Global private equity giants are retreating from African investment

The private equity firm Blackstone recently announced that it’s in the process of selling its Africa-focused subsidiary, Black Rhino Group, back to management. The decision reflects another lackluster year for African PE, which has seen little growth since the 2014 – 2015 fundraising boom that brought many firms into the market.

Background: In 2014, Blackstone acquired control of Black Rhino to invest billions into energy and infrastructure projects in Nigeria and Ethiopia, but it failed to close the large deals Blackstone was looking to finance. Blackstone’s departure comes after years of big American PE players leaving the market.

In late 2017, KKR disbanded its Africa team after making only one investment on the continent, in 2014, of $200 million in the world’s largest rose farm, Afriflora, that it has since sold.

While Carlyle closed a $698 million fund dedicated to Africa in 2014, one of its flagship investments, Nigeria’s Diamond Bank, has failed to perform, with shares falling over 90% since Carlyle invested $147 million.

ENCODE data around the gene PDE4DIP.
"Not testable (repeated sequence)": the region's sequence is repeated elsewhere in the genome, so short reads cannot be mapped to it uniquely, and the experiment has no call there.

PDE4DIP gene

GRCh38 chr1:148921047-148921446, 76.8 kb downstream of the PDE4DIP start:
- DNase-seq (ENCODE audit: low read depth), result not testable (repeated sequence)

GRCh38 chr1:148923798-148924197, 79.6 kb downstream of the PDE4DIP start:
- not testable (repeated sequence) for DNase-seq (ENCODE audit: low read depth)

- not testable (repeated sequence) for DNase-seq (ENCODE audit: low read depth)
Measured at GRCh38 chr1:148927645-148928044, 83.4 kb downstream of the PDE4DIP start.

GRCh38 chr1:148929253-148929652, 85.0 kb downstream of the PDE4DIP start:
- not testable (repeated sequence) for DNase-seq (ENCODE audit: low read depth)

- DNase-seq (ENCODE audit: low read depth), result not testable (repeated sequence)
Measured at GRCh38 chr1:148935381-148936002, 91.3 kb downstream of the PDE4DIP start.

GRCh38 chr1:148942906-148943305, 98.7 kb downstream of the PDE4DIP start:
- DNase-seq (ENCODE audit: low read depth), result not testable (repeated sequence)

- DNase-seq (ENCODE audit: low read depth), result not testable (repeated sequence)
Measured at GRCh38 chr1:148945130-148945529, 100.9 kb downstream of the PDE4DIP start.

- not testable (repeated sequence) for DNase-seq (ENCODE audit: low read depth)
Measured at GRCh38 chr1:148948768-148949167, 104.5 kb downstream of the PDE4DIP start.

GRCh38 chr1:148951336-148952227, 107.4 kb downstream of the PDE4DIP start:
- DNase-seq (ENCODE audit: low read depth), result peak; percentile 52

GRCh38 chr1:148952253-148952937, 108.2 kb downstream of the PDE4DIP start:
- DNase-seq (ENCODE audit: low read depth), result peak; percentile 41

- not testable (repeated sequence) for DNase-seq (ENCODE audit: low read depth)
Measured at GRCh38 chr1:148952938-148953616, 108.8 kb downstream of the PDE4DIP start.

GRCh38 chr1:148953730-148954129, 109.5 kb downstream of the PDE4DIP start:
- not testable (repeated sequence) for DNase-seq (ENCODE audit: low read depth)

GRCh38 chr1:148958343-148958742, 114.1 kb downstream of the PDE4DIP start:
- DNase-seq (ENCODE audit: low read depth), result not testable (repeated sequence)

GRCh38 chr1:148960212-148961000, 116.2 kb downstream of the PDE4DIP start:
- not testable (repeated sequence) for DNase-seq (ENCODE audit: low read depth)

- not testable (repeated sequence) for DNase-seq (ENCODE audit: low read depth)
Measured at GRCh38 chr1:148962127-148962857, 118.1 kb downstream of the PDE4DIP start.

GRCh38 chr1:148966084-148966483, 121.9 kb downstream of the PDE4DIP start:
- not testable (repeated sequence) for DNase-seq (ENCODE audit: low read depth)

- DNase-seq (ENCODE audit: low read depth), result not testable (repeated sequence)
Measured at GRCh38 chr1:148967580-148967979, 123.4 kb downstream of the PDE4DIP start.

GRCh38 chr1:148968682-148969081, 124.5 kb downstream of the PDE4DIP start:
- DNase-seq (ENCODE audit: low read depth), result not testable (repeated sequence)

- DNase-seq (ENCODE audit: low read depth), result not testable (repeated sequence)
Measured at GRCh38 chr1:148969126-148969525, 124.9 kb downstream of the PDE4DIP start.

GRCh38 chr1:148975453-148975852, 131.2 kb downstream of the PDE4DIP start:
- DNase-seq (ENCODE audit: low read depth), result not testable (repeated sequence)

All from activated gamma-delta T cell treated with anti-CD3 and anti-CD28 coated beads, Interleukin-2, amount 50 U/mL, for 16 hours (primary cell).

Between the lines: The mismatch between the size of available deals in African markets and the target investment size of global asset managers such as Blackstone continues to be an issue.

Blackstone letting go of Black Rhino Group

In 2017, roughly 90% of Africa-focused Private Equity fund sizes were over $100 million, yet only about 15% of African private companies reported revenue over that number.

Moreover, the typical PE timeframe of a five-year holding period is often too short in African markets, where companies require more wholesale change, currency risk is a challenge, and exit opportunities are limited.

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What to watch: As global PE giants leave the region, Africa-focused firms continue to grow. DPI, for example, is in the process of raising a third fund with an $800 million target. DPI and competitors like ECP, Helios, Actis, and Ethos tend to focus on smaller deals, often between $70 million and $100 million.

The bottom line: Funds that successfully tap opportunities in some of the world’s fastest-growing markets tend to share the traits of Africa specialization, patient capital, and tolerance and capacity for smaller assets. The big U.S. players appear uninterested in adapting to these realities in the near term.

Source: Aubrey Hruby — senior fellow in the Atlantic Council’s Africa Center.

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